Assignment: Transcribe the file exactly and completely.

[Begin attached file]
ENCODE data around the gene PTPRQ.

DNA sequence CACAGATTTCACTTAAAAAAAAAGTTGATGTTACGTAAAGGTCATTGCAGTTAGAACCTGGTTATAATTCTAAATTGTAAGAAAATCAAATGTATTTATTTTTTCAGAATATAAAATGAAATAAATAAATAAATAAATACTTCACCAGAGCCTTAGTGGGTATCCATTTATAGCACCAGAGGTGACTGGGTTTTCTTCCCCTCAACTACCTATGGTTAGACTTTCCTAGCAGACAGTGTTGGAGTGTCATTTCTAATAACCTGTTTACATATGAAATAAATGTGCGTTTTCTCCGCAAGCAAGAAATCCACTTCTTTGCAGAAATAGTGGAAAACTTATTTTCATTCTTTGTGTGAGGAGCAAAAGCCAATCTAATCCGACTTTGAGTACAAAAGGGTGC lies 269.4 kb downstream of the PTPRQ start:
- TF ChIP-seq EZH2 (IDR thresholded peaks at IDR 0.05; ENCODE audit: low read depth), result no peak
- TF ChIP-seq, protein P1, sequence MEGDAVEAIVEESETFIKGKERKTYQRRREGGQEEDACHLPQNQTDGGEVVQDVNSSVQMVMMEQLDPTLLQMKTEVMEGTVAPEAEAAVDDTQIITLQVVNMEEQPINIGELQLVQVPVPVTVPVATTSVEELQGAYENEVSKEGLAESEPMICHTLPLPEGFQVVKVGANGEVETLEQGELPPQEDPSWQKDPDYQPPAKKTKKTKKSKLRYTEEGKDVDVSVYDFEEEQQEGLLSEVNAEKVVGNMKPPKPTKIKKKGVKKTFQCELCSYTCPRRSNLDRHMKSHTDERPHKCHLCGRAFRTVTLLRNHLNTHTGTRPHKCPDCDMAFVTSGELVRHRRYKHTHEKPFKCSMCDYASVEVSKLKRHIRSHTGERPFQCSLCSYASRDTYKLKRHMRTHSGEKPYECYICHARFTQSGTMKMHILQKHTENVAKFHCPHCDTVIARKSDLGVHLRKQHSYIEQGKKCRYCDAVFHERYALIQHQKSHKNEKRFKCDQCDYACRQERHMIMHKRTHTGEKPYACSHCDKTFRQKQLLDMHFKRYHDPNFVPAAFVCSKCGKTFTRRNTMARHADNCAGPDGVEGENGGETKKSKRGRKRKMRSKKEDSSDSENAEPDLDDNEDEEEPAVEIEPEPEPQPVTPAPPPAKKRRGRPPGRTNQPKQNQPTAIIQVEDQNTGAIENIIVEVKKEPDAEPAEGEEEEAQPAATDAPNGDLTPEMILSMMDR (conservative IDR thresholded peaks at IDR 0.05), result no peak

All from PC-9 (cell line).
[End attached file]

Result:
ENCODE data around the gene PTPRQ.

DNA sequence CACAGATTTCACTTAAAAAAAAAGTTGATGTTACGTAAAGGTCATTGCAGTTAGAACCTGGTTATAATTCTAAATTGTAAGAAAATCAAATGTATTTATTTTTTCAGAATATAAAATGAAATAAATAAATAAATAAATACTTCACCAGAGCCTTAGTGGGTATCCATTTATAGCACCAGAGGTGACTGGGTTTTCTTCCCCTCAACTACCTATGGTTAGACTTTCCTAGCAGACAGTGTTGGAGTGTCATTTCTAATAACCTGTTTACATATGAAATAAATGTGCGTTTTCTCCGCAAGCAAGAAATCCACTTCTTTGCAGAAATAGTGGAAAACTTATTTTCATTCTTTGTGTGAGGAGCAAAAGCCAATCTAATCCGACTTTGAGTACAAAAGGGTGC lies 269.4 kb downstream of the PTPRQ start:
- TF ChIP-seq EZH2 (IDR thresholded peaks at IDR 0.05; ENCODE audit: low read depth), result no peak
- TF ChIP-seq, protein P1, sequence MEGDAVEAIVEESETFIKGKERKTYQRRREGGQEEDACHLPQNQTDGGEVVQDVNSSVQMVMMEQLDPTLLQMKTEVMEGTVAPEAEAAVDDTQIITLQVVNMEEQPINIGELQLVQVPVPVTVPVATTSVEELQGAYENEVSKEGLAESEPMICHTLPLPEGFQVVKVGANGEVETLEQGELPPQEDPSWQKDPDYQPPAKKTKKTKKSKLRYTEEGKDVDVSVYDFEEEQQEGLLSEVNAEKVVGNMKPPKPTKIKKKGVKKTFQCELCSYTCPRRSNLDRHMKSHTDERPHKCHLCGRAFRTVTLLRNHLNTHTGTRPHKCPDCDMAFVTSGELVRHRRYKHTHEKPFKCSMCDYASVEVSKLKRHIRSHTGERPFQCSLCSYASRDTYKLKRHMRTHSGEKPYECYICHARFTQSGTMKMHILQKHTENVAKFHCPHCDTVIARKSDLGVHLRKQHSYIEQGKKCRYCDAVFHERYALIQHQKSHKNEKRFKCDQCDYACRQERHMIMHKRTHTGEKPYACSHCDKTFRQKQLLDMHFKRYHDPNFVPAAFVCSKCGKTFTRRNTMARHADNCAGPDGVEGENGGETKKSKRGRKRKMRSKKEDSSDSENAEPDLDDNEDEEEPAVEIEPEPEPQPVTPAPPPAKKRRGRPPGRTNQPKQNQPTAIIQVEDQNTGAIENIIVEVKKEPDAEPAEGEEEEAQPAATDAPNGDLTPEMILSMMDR (conservative IDR thresholded peaks at IDR 0.05), result no peak

All from PC-9 (cell line).